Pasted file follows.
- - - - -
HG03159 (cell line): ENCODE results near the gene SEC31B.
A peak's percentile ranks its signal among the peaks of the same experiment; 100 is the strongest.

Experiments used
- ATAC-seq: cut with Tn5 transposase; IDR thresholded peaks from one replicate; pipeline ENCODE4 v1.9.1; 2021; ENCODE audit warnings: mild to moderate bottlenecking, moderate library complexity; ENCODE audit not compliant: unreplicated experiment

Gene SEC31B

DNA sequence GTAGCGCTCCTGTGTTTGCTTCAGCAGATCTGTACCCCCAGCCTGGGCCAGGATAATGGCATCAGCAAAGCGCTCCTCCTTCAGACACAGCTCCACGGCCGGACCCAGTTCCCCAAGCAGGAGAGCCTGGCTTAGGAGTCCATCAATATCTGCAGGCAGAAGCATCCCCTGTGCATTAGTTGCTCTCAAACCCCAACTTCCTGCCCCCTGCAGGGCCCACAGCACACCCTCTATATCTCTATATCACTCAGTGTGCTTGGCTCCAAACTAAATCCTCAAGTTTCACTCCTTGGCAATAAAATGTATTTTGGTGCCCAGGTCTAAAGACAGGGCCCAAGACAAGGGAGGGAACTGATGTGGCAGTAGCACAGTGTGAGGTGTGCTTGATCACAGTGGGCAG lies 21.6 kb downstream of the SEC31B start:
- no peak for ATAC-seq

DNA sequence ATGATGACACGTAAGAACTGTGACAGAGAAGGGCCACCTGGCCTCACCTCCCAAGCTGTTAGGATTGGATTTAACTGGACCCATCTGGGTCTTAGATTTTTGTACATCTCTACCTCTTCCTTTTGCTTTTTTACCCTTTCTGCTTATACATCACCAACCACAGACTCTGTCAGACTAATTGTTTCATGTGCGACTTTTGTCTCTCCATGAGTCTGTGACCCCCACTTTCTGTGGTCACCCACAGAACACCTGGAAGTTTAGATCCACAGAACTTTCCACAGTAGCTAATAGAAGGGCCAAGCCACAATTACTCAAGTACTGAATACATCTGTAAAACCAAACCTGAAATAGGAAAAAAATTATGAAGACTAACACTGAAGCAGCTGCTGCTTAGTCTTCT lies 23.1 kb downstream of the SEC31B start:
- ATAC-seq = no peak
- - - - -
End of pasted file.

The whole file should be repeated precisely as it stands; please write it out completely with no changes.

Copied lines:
HG03159 (cell line): ENCODE results near the gene SEC31B.
A peak's percentile ranks its signal among the peaks of the same experiment; 100 is the strongest.

Experiments used
- ATAC-seq: cut with Tn5 transposase; IDR thresholded peaks from one replicate; pipeline ENCODE4 v1.9.1; 2021; ENCODE audit warnings: mild to moderate bottlenecking, moderate library complexity; ENCODE audit not compliant: unreplicated experiment

Gene SEC31B

DNA sequence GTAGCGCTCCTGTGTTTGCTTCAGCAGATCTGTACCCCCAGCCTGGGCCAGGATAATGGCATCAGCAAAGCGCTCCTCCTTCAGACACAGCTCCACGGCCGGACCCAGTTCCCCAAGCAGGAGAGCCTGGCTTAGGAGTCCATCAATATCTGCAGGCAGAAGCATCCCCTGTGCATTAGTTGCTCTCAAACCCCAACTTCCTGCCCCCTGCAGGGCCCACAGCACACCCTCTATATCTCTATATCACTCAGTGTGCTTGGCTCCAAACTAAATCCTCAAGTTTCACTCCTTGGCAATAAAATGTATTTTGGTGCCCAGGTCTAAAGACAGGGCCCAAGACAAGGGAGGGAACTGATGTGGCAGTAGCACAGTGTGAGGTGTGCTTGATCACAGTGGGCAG lies 21.6 kb downstream of the SEC31B start:
- no peak for ATAC-seq

DNA sequence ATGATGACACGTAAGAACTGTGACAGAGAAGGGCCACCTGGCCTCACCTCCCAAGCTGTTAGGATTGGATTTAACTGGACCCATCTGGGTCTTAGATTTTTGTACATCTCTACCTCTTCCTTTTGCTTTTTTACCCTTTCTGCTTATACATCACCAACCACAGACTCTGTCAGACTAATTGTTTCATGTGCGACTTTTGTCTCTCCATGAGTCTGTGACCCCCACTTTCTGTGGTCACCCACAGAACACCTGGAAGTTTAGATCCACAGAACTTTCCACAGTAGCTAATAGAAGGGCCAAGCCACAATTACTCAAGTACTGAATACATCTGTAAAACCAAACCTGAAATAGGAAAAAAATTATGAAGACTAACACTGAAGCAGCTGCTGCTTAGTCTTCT lies 23.1 kb downstream of the SEC31B start:
- ATAC-seq = no peak